I jumped up, fully aware of the incongruity, although I could not conceive what had happened to me. I felt a strange sensation that made my body want to run. Don Juan jumped me, restraining me forcefully. We fell to the soft ground, and he held me there with an iron grip. I had had no idea that don Juan was so strong.
My body shook violently. My arms flew every which way as they shook. I was having something like a seizure. Yet some part of me was detached to the point of becoming fascinated with watching my body vibrate, twist, and shake.
The spasms finally died out and don Juan let go of me. He was panting with the exertion. He recommended that we climb back up on the rock and sit there until I was all right.
I could not help pressing him with my usual question: What had happened to me? He answered that as he talked to me I had pushed beyond a certain limit and had entered very deeply into the left side. He and Genaro had followed me in there. And then I had rushed out in the same fashion I had rushed in.
“I caught you right on time,” he said. “Otherwise you would have gone straight out to your normal self.”
I was totally confused. He explained that the three of us had been playing with awareness. I must have gotten scared and run out on them.
“Genaro is the master of awareness,” don Juan went on. “Silvio Manuel is the master of will. The two of them were mercilessly pushed into the unknown. My benefactor did to them what his benefactor did to him. Genaro and Silvio Manuel are very much like the old seers in some respects. They know what they can do, but they don’t care to know how they do it. Today, Genaro seized the opportunity to push your glow of awareness and we all ended up in the weird confines of the unknown.”
I begged him to tell me what had happened in the unknown.
“You’ll have to remember that yourself,” a voice said just by my ear.
I was so convinced that it was the voice of seeing that it did not frighten me at all. I did not even obey the impulse to turn around.
“I am the voice of seeing and I tell you that you are a peckerhead,” the voice said again and chuckled.
I turned around. Genaro was sitting behind me. I was so surprised that I laughed perhaps a bit more hysterically than they did.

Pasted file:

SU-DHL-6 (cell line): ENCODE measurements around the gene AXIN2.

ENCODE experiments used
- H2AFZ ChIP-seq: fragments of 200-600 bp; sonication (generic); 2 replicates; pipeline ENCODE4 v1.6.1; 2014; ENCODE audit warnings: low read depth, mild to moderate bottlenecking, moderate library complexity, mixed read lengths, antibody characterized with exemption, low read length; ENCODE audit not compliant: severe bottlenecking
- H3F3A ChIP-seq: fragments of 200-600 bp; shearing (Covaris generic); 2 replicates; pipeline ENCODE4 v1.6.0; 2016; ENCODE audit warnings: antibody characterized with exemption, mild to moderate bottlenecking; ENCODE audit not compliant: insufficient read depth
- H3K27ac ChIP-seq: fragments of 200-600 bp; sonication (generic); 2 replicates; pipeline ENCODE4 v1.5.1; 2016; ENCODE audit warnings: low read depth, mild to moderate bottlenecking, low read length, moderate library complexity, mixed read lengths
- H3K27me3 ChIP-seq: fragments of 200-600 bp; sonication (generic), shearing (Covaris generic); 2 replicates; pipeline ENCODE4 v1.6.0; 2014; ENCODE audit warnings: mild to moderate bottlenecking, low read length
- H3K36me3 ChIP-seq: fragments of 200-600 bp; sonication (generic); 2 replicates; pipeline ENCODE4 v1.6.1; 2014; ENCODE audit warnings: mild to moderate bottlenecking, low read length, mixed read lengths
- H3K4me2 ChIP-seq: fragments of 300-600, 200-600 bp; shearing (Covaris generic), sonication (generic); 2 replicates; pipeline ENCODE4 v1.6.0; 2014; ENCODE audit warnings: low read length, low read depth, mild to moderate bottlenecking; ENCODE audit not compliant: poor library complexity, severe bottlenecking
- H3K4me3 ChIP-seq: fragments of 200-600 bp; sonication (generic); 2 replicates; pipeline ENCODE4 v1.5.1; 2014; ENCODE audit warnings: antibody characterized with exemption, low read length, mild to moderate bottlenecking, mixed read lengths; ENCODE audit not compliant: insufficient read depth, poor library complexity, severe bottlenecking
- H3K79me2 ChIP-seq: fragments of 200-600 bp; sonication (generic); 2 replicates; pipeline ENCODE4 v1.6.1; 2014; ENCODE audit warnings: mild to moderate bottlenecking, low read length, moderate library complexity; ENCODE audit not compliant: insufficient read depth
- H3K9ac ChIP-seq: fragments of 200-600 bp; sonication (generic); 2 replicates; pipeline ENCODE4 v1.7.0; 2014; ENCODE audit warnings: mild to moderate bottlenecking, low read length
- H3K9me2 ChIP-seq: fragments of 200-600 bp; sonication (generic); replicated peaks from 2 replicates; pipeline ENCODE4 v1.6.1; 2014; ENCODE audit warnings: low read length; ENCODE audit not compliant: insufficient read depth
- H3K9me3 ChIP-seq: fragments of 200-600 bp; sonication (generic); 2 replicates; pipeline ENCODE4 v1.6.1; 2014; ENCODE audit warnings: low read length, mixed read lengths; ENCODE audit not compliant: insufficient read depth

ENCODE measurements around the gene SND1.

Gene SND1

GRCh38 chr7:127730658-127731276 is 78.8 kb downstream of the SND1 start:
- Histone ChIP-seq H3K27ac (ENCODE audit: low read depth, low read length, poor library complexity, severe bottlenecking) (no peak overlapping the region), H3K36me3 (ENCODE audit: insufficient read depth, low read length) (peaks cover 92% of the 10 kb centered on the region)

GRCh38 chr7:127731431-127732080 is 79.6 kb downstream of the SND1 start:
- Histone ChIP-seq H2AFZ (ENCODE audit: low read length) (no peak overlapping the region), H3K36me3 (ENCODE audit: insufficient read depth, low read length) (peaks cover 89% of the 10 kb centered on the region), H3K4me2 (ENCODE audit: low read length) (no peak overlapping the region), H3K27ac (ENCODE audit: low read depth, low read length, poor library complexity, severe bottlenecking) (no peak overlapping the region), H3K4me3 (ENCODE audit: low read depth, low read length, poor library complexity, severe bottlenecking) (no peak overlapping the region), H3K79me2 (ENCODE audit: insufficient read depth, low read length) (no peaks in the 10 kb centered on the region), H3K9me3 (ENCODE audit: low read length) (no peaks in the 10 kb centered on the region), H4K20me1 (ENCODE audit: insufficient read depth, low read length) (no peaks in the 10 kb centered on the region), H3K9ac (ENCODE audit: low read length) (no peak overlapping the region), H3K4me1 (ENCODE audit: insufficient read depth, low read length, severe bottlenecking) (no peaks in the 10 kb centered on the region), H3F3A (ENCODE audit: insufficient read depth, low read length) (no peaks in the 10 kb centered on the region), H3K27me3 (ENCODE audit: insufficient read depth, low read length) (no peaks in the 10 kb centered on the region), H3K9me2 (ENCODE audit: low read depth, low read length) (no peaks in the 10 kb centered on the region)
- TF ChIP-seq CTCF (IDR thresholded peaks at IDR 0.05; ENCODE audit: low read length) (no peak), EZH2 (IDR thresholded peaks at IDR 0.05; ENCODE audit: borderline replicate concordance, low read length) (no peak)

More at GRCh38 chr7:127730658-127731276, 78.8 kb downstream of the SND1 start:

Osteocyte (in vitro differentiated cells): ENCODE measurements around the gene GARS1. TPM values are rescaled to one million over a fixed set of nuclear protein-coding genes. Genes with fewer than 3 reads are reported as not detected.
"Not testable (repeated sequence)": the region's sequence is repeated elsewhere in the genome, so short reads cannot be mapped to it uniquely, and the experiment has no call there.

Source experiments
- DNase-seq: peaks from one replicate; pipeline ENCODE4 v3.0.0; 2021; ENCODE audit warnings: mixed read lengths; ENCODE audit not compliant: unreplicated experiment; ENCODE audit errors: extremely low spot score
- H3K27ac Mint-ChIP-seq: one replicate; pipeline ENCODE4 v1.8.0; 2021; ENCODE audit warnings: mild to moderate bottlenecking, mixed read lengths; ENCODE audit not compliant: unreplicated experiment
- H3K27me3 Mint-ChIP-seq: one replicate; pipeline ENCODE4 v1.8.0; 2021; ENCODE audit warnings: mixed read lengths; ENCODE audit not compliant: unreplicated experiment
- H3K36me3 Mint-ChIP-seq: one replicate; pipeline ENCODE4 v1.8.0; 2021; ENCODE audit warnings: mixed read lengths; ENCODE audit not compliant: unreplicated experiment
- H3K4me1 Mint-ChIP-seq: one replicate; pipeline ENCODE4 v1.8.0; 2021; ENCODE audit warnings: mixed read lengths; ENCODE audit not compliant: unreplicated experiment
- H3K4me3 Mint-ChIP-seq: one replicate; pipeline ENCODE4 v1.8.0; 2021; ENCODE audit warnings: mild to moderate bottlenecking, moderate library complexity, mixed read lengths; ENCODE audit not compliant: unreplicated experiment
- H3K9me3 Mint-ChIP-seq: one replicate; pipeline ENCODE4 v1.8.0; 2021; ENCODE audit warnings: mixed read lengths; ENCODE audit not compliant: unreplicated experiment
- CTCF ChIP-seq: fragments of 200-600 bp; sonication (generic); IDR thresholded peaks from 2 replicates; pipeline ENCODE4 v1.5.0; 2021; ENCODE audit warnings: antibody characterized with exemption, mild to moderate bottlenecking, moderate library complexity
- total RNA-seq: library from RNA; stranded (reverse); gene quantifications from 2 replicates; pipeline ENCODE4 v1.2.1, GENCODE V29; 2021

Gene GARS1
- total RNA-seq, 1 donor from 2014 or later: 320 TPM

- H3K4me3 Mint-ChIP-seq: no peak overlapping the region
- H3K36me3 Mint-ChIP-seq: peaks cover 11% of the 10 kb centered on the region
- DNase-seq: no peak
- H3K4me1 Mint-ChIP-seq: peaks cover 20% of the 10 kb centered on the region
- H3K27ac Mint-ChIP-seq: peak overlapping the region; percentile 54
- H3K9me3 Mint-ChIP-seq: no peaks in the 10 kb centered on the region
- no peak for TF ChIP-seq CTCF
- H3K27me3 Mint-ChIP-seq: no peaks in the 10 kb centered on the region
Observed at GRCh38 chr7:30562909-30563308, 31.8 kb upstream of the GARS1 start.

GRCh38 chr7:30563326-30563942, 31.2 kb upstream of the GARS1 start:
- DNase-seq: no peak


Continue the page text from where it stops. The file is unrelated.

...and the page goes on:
“It’s getting dark now,” Genaro said to me. “As I promised you earlier today, we are going to have a ball here.”
Don Juan intervened and said that we should stop for the day, because I was the kind of nincompoop who could die of fright.
“Nah, he’s all right,” Genaro said, patting me on the shoulder.
“You’d better ask him,” don Juan said to Genaro. “He himself will tell you that he’s that kind of nincompoop.”
“Are you really that kind of nincompoop?” Genaro asked me with a frown.
I didn’t answer him. And that made them roll around laughing. Genaro rolled all the way to the ground.
“He’s caught,” Genaro said to don Juan, referring to me, after don Juan had swiftly jumped down and helped him to stand up. “He’ll never say he’s a nincompoop. He’s too self-important for that, but he’s shivering in his pants with fear of what might happen because he didn’t confess he’s a nincompoop.”
Watching them laugh, I was convinced that only Indians could laugh with such joyfulness. But I also became convinced that there was a mile-wide streak of maliciousness in them. They were poking fun at a non-Indian.
Don Juan immediately caught my feelings.
“Don’t let your self-importance run rampant,” he said. “You’re not special by any standards. None of us are, Indians and non-Indians. The nagual Julian and his benefactor added years of enjoyment to their lives laughing at us.”